Combatting Circulating Infectious Diseases in California: Evaluating New Approaches to Surveillance and the Costs of Outbreaks on Public Health Agencies
- Author(s): Diaz-Decaro, John Dave;
- Advisor(s): Godwin, Hilary A;
- et al.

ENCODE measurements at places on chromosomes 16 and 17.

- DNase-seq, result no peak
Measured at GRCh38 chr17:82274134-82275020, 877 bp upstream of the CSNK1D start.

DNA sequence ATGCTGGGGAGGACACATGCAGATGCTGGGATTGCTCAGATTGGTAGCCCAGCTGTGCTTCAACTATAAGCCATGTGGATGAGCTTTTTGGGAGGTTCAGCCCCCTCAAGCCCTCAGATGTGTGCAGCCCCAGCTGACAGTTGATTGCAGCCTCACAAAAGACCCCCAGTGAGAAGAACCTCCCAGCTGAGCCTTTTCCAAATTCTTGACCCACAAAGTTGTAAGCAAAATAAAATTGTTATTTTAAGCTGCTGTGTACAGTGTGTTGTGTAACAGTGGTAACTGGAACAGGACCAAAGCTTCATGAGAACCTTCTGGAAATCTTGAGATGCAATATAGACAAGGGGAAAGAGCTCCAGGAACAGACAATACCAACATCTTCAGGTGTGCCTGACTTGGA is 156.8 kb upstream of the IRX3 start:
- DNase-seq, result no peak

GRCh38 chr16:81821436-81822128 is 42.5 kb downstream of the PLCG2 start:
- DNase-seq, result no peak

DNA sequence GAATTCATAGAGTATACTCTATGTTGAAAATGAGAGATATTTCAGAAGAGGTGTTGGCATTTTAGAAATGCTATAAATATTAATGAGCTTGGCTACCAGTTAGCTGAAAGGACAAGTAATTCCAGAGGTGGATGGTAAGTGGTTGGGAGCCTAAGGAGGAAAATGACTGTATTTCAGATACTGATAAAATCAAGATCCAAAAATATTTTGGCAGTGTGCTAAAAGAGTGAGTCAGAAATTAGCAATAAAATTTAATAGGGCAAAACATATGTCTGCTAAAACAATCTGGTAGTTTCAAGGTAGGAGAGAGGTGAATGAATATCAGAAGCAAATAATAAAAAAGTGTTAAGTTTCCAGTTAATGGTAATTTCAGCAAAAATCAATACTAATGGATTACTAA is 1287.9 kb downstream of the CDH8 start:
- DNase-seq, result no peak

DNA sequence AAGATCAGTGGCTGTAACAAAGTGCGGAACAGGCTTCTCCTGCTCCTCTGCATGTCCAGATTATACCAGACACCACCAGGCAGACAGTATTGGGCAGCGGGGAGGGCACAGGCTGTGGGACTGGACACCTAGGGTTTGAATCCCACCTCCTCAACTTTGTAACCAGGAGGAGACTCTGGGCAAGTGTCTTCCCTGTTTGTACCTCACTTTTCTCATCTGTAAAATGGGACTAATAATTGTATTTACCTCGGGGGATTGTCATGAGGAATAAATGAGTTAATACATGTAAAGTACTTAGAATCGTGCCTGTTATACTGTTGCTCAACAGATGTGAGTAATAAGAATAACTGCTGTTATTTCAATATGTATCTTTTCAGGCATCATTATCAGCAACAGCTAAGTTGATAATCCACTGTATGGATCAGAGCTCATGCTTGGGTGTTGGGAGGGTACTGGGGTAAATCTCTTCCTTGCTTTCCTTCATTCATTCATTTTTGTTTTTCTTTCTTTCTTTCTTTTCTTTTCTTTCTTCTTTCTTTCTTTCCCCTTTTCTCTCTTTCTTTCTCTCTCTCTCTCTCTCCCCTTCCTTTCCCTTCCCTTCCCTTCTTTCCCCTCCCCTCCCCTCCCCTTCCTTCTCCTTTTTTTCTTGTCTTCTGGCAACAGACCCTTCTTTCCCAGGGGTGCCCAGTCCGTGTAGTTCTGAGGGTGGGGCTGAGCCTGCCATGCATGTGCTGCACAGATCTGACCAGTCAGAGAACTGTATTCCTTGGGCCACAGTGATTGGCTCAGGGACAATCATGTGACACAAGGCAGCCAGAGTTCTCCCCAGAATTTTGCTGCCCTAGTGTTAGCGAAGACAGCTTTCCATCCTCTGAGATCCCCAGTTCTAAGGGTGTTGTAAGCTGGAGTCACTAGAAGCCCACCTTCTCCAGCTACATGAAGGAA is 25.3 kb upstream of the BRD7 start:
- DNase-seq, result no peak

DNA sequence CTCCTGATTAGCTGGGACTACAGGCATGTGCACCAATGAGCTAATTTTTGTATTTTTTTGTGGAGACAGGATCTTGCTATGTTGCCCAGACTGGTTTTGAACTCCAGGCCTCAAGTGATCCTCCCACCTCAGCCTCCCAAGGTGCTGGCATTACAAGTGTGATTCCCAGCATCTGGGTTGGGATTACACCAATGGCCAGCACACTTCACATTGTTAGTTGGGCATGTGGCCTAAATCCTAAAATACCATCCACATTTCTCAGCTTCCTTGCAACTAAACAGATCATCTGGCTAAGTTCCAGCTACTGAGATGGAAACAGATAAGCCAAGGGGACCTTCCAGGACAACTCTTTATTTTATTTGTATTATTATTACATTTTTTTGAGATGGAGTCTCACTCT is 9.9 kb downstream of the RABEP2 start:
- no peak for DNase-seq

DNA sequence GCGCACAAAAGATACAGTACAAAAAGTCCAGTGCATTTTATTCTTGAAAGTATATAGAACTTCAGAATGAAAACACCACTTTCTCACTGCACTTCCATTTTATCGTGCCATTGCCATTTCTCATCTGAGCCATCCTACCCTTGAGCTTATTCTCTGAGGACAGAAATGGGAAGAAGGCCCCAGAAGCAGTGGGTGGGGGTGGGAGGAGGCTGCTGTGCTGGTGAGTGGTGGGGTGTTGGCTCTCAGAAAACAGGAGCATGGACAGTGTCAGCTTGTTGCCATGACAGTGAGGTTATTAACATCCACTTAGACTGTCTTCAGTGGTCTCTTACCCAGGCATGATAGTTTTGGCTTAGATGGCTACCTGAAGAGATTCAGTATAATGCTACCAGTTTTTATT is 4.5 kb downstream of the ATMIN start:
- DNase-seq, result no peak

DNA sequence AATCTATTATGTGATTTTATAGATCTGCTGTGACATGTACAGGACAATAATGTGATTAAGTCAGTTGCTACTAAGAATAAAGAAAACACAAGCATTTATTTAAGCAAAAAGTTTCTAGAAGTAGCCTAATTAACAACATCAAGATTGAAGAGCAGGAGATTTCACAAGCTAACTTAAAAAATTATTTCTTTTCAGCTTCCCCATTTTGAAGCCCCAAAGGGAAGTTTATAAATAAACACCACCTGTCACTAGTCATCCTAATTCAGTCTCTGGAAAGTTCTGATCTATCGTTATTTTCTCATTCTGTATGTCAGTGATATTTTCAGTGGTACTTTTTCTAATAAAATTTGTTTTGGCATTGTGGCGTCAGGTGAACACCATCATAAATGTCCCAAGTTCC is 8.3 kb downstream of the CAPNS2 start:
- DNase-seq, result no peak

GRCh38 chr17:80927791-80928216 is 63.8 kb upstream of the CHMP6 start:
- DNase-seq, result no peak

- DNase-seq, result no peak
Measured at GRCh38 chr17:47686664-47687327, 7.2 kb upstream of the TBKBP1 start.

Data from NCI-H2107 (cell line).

The costs of circulating infectious diseases in California and the need for better approaches to surveillance are major challenges for surveillance laboratories tasked with controlling and preventing the spread of disease. This is particularly true for respiratory pathogens and measles. Although vaccines are widely available for common respiratory tract pathogens as well as measles, outbreaks of both still occur, straining California local and state public health agencies on an annual basis. In the first part of this thesis, I critically evaluate the utility of multiplex molecular diagnostics for public health surveillance of respiratory pathogens and provide recommendations for the development of new assays that better meet the needs of the surveillance community. Next, I present a case study in which multiplex assays were used to study respiratory infections in nursing homes in California. This case study demonstrates the utility of multiplex assays for studying correlations between environmental contamination and human illness and suggests that this approach could be an effective tool for infection control in healthcare settings. Last, I present a study in which we modeled the epidemiological and economic impact of two recent measles outbreaks in California (the 2014-15 U.S. multi-state and the 2016-17 measles outbreak). The results of this study suggests that, at the county level, population density and the distance from the epicenter of the outbreak are the best predictors of contact counts and costs for these two measles outbreaks. In addition to providing insights into the true costs of prior measles outbreaks, this model also could be used prospectively by local health departments to better manage future outbreaks. Collectively, these studies provide important insights and tools for improving surveillance of respiratory pathogens, more effective controlling respiratory infections in healthcare settings, and decreasing costs of outbreaks.